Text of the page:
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Gold loses its glitter in China in 2014

Wu Yiyao
Updated: Feb 13,2015 10:32 AM     China Daily

A saleswoman arranges gold jewelry at a shop in Lianyungang, Jiangsu province. Global gold demand fell by 4 percent last year to 3,923.7 metric tons. [Photo provided to China Daily]

Gold jewelry demand cooled in China in 2014, in sharp contrast to the frenzied off take in 2013, and plunged 33 percent year-on-year to 624 metric tons, according to data published by the World Gold Council on Thursday

India displaced China as the largest gold consumer in 2014 with demand for gold jewelry and investment exceeding 843 tons, compared with 814 tons in China.

Global gold demand fell by 4 percent last year to 3,923.7 tons as consumers bought less jewelry, coins and bars compared with the record levels in 2013, the WGC said.

Chinese consumers could not keep pace with the 2013 buying frenzy. In 2013, Chinese consumers bought 928 tons of gold jewelry after the yellow metal’s prices dropped to a 32-year low.

“The continued government crackdown on corruption was also a contributing factor in the weakening jewelry demand, a pattern repeated across many areas of the consumer sector,” the WGC’s 2014 gold demand trends said.

The report said jewelry retailers in China were hit hard by the lower demand, with many of them reporting shrinking sales. Hong Kong-based gold retailer Chow Tai Fook Jewelry Group Ltd said gold product sales fell by 41 percent during the April to September period, compared with the same period in 2013.

“Despite this, I would not say that China’s gold market is failing. The country’s economic structure has been shifting and will focus more on domestic consumption and add more middle-class households. We expect significant and stable demand for gold,” said Albert Cheng, managing director of WGC’s Far East operations.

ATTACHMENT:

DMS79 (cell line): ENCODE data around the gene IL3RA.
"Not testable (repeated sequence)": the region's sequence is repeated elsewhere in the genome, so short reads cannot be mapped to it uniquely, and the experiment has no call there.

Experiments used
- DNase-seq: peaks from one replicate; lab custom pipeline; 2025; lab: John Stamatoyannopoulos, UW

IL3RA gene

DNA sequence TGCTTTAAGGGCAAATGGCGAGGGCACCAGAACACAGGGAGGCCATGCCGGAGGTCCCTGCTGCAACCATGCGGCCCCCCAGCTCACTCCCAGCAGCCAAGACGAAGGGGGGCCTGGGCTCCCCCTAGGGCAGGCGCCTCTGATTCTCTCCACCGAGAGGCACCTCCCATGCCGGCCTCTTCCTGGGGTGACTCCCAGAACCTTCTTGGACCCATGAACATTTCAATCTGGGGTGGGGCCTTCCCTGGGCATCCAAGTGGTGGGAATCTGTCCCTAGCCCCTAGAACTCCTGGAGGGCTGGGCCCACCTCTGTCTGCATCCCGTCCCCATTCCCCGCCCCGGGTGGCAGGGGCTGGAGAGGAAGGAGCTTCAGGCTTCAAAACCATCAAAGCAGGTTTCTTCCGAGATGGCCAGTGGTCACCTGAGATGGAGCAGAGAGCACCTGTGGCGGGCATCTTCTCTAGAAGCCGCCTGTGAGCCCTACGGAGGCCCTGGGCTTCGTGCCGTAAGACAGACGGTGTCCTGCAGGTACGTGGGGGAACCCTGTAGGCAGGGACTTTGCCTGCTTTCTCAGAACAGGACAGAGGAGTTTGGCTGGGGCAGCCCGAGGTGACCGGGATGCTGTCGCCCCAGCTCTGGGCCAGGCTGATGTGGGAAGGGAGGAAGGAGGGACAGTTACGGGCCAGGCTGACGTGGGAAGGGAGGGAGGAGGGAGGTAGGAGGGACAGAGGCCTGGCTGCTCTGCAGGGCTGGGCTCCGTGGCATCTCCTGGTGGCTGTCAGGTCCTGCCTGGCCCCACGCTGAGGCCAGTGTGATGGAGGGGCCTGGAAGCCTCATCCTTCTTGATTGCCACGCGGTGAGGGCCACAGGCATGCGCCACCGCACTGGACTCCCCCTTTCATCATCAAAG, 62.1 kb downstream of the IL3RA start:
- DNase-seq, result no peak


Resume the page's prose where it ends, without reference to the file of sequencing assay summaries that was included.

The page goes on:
Relative to the five-year average of 590.7 tons, China’s jewelry gold demand was up 6 percent in 2014, and it may continue to grow in 2015.

In 2014, new products and trading platforms were introduced, including the Shanghai Gold Exchange’s international board in the China (Shanghai) Pilot Free Trade Zone, the “Gold Send” mobile app in Turkey and the new kilobar contracts in Singapore and Hong Kong, said Marcus Grubb, managing director for investment strategy at the WGC.

“All of these are designed to make gold more accessible to greater numbers of buyers in the East,” said Grubb.

Chinese banks are likely to participate in a new gold pricing mechanism at the London Bullion Market Association in March, a move that will increase China’s role in setting gold prices in the global market.

Yang Fei, an analyst at Shanghai Seewonder Financial Information Technology Co Ltd, said the domestic bullion market has been striving to get more involved in the precious metal’s pricing system.

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